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Facebook Trapped In MySQL a 'Fate Worse Than Death' 509

Posted by timothy
from the cake-or-death-or-trapped-in-mysql dept.
wasimkadak writes with this excerpt from GigaOM: "According to database pioneer Michael Stonebraker, Facebook is operating a huge, complex MySQL implementation equivalent to 'a fate worse than death,' and the only way out is 'bite the bullet and rewrite everything.' Not that it's necessarily Facebook's fault, though. Stonebraker says the social network's predicament is all too common among web startups that start small and grow to epic proportions."
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Facebook Trapped In MySQL a 'Fate Worse Than Death'

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  • Still their fault (Score:4, Informative)

    by nurb432 (527695) on Saturday July 09, 2011 @10:30AM (#36704212) Homepage Journal

    Once they started the trend to grow beyond being a toy, they should have redone things right then.

    Waiting until you are painted in a corner is irresponsible.

  • by laffer1 (701823) <luke@NOspaM.foolishgames.com> on Saturday July 09, 2011 @11:17AM (#36704576) Homepage Journal

    This isn't true. I just migrated an application from MySQL 4.1 to Postgresql 9.0 at work. It took me about two weeks, but certainly not a complete rewrite from scratch. It varies greatly on the application, the language it's written in, frameworks in use, and the number of product specific features in use. This was a perl / mason app.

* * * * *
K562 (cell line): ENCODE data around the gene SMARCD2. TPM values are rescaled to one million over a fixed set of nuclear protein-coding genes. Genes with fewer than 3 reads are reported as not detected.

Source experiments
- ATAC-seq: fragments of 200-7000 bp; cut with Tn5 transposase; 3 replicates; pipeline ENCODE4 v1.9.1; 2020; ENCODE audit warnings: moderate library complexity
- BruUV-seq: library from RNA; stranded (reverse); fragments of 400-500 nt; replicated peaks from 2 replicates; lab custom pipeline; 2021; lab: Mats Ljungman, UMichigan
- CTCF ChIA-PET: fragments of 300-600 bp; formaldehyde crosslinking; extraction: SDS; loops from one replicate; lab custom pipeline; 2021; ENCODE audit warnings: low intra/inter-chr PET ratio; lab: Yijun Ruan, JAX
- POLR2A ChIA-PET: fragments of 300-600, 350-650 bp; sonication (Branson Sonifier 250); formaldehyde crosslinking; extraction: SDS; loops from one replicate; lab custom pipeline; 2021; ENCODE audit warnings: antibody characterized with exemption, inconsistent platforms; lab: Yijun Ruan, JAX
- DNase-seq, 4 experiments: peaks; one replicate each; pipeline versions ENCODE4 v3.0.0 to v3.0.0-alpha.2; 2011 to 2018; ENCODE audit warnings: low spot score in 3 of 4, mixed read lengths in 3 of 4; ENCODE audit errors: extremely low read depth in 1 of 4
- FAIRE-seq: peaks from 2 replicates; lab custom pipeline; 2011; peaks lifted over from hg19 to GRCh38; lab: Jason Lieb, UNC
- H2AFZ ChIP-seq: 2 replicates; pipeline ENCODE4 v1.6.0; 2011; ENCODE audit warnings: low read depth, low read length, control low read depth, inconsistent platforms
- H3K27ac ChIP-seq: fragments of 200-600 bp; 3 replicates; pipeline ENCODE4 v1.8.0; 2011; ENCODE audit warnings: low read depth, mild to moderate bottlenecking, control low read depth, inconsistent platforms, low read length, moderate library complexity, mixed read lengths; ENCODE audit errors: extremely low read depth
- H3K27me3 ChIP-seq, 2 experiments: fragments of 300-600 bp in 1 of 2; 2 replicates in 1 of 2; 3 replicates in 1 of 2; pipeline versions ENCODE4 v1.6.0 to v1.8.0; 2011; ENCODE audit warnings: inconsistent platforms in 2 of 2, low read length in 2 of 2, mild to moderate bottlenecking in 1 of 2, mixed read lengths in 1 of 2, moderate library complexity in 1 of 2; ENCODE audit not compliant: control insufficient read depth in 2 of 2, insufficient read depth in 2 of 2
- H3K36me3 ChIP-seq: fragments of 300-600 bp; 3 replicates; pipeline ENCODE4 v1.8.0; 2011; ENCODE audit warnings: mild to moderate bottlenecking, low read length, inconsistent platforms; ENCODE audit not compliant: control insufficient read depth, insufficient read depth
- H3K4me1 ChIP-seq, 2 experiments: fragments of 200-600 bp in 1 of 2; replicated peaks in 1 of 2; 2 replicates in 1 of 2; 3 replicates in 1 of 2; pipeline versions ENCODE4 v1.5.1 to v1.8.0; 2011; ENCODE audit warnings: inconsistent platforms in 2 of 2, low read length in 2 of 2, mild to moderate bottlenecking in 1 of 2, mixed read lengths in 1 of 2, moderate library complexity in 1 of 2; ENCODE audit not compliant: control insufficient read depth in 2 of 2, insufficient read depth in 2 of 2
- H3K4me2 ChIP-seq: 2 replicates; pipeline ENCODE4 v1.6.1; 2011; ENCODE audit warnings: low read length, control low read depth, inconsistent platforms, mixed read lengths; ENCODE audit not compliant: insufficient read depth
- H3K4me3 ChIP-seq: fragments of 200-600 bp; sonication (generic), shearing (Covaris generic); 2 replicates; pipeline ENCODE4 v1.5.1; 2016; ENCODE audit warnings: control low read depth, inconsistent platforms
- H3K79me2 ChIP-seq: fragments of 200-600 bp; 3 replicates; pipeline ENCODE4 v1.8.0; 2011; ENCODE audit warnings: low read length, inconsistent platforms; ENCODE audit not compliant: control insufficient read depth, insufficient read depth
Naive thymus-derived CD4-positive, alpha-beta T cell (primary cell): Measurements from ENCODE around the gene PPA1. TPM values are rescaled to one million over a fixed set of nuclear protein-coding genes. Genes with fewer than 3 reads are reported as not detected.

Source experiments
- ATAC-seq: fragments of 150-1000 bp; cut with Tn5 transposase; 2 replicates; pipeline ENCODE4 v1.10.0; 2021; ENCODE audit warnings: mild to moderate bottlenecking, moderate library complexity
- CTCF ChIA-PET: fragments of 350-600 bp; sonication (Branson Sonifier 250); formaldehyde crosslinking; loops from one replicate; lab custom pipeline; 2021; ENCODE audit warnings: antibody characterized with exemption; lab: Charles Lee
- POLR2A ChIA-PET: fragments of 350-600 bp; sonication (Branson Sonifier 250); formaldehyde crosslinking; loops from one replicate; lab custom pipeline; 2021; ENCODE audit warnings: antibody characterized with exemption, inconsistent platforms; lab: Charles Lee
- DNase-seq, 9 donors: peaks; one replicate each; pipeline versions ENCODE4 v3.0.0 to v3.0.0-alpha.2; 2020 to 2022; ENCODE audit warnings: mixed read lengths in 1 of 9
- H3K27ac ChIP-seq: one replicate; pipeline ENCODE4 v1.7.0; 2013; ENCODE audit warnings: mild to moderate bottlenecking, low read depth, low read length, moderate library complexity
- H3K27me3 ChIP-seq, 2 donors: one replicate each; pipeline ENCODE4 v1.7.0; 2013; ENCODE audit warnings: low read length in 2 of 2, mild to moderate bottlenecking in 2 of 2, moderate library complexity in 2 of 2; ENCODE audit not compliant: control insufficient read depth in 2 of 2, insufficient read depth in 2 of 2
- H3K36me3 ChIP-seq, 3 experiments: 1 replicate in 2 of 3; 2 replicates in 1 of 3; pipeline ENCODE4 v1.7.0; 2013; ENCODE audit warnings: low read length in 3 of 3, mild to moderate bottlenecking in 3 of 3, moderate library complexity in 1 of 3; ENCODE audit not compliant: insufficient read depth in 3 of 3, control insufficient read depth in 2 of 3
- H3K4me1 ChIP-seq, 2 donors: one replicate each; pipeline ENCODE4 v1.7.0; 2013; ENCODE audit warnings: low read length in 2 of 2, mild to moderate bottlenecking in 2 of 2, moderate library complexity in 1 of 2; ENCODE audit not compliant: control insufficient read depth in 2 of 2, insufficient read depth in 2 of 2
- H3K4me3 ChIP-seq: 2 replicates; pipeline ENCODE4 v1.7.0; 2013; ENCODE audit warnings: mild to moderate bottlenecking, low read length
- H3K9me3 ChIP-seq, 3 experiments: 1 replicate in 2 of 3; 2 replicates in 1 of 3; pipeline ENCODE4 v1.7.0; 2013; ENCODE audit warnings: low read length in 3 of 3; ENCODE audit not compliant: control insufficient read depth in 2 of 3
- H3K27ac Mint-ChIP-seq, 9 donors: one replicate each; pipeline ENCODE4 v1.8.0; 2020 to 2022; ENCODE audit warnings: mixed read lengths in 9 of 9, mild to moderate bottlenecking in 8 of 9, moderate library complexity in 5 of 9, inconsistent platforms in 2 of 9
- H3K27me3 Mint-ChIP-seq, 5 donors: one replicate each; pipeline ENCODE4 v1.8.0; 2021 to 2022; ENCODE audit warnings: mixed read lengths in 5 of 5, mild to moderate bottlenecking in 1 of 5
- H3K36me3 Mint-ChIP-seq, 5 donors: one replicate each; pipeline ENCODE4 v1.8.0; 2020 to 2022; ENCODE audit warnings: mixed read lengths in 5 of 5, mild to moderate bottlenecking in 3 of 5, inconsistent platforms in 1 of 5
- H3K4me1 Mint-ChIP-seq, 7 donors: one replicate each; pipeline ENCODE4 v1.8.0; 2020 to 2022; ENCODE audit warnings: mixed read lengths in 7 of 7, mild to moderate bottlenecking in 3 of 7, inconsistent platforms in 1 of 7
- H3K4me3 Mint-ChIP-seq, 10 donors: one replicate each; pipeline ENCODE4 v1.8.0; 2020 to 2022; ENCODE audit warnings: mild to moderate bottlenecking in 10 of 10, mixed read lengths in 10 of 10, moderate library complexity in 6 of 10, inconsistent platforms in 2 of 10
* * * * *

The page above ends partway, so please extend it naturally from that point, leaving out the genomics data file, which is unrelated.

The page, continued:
If an application was making extensive use of stored procedures, then it would require a lot of effort to rewrite those, but not the whole application. If the application were written in C, it would be a lot of work to change. I think facebook uses PHP and that's not too hard to change out especially if they were sane and used an abstraction layer like PDO.

    If the app were written in Java or .NET and using an ORM, it would be TRIVIAL to change to another database.

    With my experience, the biggest problems were date functions and the fact that MySQL embeds index creation in the create table syntax whereas postgres requires it be separate and the names of indexes are global. This meant that I had some work cut out for me changing index names. There were also a few quirks with some join queries as MySQL is not picky about ordering in the from clause.

    You are correct that they'll have to tune queries and things, but it's not a total rewrite if they wrote their app in a reasonable way.

    For the record, Postgresql 9 is faster for many of our queries but seems slower doing INSERT. YMMV

  • by solferino (100959) <hazchem@gmail. c o m> on Saturday July 09, 2011 @11:27AM (#36704660) Homepage

    The guy in the article [wikipedia.org] does have some cred. He was a professor at UC Berkeley for 29 years where he was project leader on Ingres and led the creation of its follow up, Postgres.

    His new database, VoltDB [wikipedia.org], based on the 'NewSQL' ideas touched on in the article, is Free Software licensed under the GPLv3.